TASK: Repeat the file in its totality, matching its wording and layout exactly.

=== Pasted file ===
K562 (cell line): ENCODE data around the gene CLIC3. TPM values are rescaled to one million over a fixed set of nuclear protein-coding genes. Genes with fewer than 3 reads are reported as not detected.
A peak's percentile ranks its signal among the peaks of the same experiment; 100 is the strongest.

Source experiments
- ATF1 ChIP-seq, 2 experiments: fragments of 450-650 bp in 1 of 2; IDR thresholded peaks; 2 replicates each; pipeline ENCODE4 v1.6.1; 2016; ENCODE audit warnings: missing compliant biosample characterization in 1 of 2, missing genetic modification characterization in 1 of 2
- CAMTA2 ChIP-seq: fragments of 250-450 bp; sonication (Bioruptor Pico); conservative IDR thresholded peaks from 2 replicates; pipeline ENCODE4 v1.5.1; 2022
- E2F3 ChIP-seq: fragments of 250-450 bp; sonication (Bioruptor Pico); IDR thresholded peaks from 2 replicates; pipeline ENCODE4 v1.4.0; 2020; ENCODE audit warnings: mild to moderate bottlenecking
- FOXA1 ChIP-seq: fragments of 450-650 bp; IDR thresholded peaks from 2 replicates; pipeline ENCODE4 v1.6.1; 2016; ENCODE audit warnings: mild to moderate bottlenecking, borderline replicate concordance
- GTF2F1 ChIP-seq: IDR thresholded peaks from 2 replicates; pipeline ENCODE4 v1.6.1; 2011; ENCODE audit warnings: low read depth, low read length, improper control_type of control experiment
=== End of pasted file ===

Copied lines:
K562 (cell line): ENCODE data around the gene CLIC3. TPM values are rescaled to one million over a fixed set of nuclear protein-coding genes. Genes with fewer than 3 reads are reported as not detected.
A peak's percentile ranks its signal among the peaks of the same experiment; 100 is the strongest.

Source experiments
- ATF1 ChIP-seq, 2 experiments: fragments of 450-650 bp in 1 of 2; IDR thresholded peaks; 2 replicates each; pipeline ENCODE4 v1.6.1; 2016; ENCODE audit warnings: missing compliant biosample characterization in 1 of 2, missing genetic modification characterization in 1 of 2
- CAMTA2 ChIP-seq: fragments of 250-450 bp; sonication (Bioruptor Pico); conservative IDR thresholded peaks from 2 replicates; pipeline ENCODE4 v1.5.1; 2022
- E2F3 ChIP-seq: fragments of 250-450 bp; sonication (Bioruptor Pico); IDR thresholded peaks from 2 replicates; pipeline ENCODE4 v1.4.0; 2020; ENCODE audit warnings: mild to moderate bottlenecking
- FOXA1 ChIP-seq: fragments of 450-650 bp; IDR thresholded peaks from 2 replicates; pipeline ENCODE4 v1.6.1; 2016; ENCODE audit warnings: mild to moderate bottlenecking, borderline replicate concordance
- GTF2F1 ChIP-seq: IDR thresholded peaks from 2 replicates; pipeline ENCODE4 v1.6.1; 2011; ENCODE audit warnings: low read depth, low read length, improper control_type of control experiment